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Don Kinzler, Published February 21 2014

Growing Together: Pondering the ways of gardeners

Artist Claude Monet said his greatest masterpiece was his garden.

Mark Twain was more homespun when he suggested a cauliflower is nothing more than a cabbage with a college education.

Much is said about gardening. Have you ever wondered if other gardeners have similar thoughts and idiosyncrasies as you?

Maybe you’ve experienced the old adage that the easiest way to make sure you are removing a weed and not a valuable plant is to pull on it. If it comes out easily and unintentionally, it’s the valuable plant.

Or you planted perennial flowers to eliminate work only to discover dandelions and quackgrass consider your perennial beds a safe haven.

You know you’re a diehard gardener if you’ve grabbed non-blooming Easter lilies and poinsettias from your church as they were being thrown because they deserved a nice home, and you wanted to see if you could coax them to re-bloom.

You enjoy houseplants in your windows, so you don’t mind re-varnishing the windowsills from any resulting water drips.

You’re a true gardener if the neighbors no longer think it odd that you wander around your yard on Saturday morning in your pajamas with coffee cup in hand as you admire your plantings. And the first thing you do upon returning from two weeks’ vacation is rush to the garden to see how the vegetables are growing. Your lawn shrinks each year as you lose ground to your planting addiction.

You rationalize your plant purchases because you don’t golf, smoke or gamble. And you excuse sky-rocketing summertime water bills because you don’t own a plane, a condo in Vale or a racehorse.

You’ve purchased plants on sale even though you have no space for them. At any given time your vehicle trunk has remnants of leaves and potting soil from previous trips to the garden center.

You know you’re a serious gardener if all visitors to your home are treated to a tour of your plantings. You let your housework slide during summer because the growing season is short and you’ve got all winter to dust and scrub indoors. Besides, you’ll keep houseguests occupied outdoors as you regale them with stories of when and where you obtained specimen plants.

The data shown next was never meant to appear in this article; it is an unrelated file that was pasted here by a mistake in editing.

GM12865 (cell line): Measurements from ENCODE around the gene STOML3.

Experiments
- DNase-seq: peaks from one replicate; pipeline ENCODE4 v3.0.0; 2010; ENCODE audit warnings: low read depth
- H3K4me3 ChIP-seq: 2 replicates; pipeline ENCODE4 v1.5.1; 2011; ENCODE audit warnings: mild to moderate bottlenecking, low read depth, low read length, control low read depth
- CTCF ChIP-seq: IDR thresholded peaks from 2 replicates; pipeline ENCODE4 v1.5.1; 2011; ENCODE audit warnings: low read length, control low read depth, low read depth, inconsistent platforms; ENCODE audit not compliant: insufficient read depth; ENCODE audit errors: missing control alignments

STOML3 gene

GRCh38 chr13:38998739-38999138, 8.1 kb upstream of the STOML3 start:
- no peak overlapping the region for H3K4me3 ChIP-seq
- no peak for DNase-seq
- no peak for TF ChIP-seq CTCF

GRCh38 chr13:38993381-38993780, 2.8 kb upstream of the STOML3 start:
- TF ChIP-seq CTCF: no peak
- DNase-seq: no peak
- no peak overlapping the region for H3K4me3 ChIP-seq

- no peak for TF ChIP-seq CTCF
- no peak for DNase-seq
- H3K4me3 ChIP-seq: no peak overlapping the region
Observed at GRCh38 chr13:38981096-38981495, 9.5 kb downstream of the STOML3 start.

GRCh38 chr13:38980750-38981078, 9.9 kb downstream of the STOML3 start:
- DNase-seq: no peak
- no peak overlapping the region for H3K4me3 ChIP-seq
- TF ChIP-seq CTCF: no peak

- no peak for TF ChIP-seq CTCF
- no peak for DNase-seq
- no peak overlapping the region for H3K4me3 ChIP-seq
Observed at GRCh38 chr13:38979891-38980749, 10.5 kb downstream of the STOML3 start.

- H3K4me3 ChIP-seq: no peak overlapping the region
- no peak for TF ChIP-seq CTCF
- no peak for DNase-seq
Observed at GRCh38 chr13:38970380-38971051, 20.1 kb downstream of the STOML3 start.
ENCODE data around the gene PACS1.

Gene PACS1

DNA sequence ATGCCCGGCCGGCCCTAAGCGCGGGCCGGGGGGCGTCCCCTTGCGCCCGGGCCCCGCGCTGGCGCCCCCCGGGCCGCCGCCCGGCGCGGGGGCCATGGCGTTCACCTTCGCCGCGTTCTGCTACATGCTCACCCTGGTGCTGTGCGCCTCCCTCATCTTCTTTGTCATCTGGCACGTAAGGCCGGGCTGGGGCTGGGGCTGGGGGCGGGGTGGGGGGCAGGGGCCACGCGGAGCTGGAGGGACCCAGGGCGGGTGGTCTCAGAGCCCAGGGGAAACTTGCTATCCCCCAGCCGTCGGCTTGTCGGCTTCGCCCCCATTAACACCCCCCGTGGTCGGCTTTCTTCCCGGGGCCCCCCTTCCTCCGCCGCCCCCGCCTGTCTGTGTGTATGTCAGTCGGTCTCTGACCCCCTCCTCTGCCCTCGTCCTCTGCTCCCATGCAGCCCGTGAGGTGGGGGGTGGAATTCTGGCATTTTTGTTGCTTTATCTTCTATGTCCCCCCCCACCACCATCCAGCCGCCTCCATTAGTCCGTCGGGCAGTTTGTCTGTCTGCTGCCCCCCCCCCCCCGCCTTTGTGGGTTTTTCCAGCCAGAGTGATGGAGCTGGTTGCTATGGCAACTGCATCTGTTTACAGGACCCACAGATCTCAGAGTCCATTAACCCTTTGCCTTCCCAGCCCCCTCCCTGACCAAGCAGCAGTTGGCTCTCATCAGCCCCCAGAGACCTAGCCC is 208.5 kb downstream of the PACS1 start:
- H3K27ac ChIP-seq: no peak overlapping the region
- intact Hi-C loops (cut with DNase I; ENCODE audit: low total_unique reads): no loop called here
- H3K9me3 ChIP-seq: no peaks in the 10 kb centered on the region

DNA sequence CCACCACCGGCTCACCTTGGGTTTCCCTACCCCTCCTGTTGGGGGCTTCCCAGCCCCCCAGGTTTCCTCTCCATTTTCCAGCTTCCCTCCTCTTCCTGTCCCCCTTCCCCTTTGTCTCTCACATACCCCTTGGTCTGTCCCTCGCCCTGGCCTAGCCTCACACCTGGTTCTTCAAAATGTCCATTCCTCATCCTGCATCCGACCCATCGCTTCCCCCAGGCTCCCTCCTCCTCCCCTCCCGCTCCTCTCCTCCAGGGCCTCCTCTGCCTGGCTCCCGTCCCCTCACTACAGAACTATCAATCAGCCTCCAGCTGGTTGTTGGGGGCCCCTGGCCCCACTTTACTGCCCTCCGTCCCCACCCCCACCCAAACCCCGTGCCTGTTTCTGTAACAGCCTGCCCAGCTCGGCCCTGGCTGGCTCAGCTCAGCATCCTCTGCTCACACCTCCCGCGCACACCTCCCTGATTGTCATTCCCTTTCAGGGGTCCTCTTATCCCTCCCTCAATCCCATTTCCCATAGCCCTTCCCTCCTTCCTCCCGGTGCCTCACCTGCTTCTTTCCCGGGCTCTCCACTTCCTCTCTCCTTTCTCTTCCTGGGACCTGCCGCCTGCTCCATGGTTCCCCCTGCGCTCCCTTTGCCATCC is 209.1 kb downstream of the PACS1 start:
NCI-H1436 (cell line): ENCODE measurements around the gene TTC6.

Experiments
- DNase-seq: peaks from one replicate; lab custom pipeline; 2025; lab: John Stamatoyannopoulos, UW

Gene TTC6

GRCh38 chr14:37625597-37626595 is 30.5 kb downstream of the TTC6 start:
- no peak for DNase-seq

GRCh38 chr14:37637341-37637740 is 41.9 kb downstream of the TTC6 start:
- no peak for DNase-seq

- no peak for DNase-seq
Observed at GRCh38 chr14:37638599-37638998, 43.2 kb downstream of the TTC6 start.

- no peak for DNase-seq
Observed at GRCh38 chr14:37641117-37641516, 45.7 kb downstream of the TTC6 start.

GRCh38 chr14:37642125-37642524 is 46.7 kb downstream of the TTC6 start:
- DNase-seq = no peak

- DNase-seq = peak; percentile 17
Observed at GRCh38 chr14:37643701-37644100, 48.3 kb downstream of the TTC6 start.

Have you ever had the urge to pull weeds from your neighbor’s flowerbed when they’re not looking? Maybe you’re tempted to violate keep-off-the-grass signs at public display gardens in attempts to get cuttings for propagation. After all, you’re sure the do-not-pick signs refer to non-gardening people.

On hot, windy summer days you water wilted patio flowerpots with the concern of a doctor trying to revive a patient on life-support. On chilly autumn nights gardeners are outdoors in the dark with a flashlight covering planters, flowerbeds and gardens with bedsheets and blankets because frost is forecast and maybe we can get a couple more days of bloom and a few more tomatoes.

Dedicated gardeners go out with friends for a beer and find themselves deadheading spent geranium blossoms from the beer garden planters while their friends are flirting with the wait staff.

While driving down the street the sight that turns one’s head is an attractive garden center.

Although gardeners are a cheery bunch, we do have our annoyances. Like the garden hose that always kinks 100 feet from where I’m standing rather than within reach. Raccoons never raid my sweet corn until the night before I’m planning to harvest. When I finally apply city water to the vegetable garden during dry spells, rain comes that night. When I plant radish seeds sparingly to avoid having to “thin” them out later, germination always seems poor, leaving a half-empty row. But if I plant thickly to compensate for possible poor germination, every seed sprouts into a crowded mess.

Gardeners have learned to take with a grain of salt the descriptions of plants in catalogs and sales brochures. Certain phrases cause our eyebrows to rise. “Zone 4 with protection” is a code phrase for Russian roulette played with plants. “Vigorous” means the plant has a compulsion for world domination. “Moisture-loving” means the plant is ideal if your backyard is a swamp. “May require support” means you’ll spend a weekend trying to rig up a contraption to keep the plant from sprawling across your yard and the neighbors’.

Gardeners lead a simple existence. A major life question is whether to plant the same geraniums that performed so well last year, or do we throw caution to the wind and try a new planter assortment this spring? The matter will require careful consideration as my wife Mary and I weigh the consequences, and fellow gardeners will understand the enormity of the decision.

Don Kinzler, a lifelong gardener, worked as an NDSU Extension horticulturist and owned Kinzler’s Greenhouse in Fargo. Readers can reach him at forumgrowingtogether@hotmail.com.